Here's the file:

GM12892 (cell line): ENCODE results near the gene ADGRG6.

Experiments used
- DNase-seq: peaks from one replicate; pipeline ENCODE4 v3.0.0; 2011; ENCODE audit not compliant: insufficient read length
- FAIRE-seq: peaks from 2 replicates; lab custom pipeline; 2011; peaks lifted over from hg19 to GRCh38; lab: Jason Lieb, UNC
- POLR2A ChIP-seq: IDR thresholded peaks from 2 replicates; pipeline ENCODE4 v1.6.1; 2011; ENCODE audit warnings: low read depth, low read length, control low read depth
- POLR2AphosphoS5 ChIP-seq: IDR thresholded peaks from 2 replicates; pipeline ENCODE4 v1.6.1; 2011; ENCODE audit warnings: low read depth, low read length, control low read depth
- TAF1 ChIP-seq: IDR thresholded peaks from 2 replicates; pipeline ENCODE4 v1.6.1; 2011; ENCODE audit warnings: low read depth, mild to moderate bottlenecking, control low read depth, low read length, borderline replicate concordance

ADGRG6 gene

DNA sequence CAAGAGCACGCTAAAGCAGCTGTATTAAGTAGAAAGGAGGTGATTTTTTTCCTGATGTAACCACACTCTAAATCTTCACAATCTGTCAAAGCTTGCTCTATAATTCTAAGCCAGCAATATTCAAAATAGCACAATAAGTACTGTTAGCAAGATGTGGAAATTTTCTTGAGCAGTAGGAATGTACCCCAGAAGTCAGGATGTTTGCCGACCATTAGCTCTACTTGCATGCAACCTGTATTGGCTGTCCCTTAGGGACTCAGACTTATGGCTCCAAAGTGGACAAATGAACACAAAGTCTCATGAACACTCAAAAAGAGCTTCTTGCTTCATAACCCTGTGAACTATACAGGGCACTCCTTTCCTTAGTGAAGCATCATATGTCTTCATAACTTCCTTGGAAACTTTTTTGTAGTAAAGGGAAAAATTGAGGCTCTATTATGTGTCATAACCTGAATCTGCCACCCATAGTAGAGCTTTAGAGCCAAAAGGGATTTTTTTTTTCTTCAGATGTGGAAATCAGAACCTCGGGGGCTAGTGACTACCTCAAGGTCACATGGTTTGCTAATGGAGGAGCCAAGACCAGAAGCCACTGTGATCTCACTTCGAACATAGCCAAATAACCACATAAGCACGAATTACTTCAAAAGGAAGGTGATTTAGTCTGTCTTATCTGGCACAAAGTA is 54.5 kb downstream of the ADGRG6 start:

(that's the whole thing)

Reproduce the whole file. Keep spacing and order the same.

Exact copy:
GM12892 (cell line): ENCODE results near the gene ADGRG6.

Experiments used
- DNase-seq: peaks from one replicate; pipeline ENCODE4 v3.0.0; 2011; ENCODE audit not compliant: insufficient read length
- FAIRE-seq: peaks from 2 replicates; lab custom pipeline; 2011; peaks lifted over from hg19 to GRCh38; lab: Jason Lieb, UNC
- POLR2A ChIP-seq: IDR thresholded peaks from 2 replicates; pipeline ENCODE4 v1.6.1; 2011; ENCODE audit warnings: low read depth, low read length, control low read depth
- POLR2AphosphoS5 ChIP-seq: IDR thresholded peaks from 2 replicates; pipeline ENCODE4 v1.6.1; 2011; ENCODE audit warnings: low read depth, low read length, control low read depth
- TAF1 ChIP-seq: IDR thresholded peaks from 2 replicates; pipeline ENCODE4 v1.6.1; 2011; ENCODE audit warnings: low read depth, mild to moderate bottlenecking, control low read depth, low read length, borderline replicate concordance

ADGRG6 gene

DNA sequence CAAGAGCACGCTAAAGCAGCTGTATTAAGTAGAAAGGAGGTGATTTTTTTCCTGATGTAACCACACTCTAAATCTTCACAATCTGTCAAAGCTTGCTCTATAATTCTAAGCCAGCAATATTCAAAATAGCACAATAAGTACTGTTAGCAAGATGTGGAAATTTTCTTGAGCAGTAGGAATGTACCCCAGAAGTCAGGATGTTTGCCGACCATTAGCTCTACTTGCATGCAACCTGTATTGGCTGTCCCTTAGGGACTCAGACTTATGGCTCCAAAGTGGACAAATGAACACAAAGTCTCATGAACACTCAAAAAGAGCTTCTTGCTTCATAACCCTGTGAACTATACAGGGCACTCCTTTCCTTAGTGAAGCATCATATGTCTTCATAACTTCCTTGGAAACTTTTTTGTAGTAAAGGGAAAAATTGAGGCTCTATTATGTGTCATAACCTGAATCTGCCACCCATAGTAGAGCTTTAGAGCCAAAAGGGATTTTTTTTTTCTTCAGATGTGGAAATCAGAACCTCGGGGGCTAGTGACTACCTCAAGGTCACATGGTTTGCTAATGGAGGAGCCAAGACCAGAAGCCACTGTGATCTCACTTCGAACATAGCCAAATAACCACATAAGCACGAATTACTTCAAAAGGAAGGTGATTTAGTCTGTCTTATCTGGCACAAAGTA is 54.5 kb downstream of the ADGRG6 start: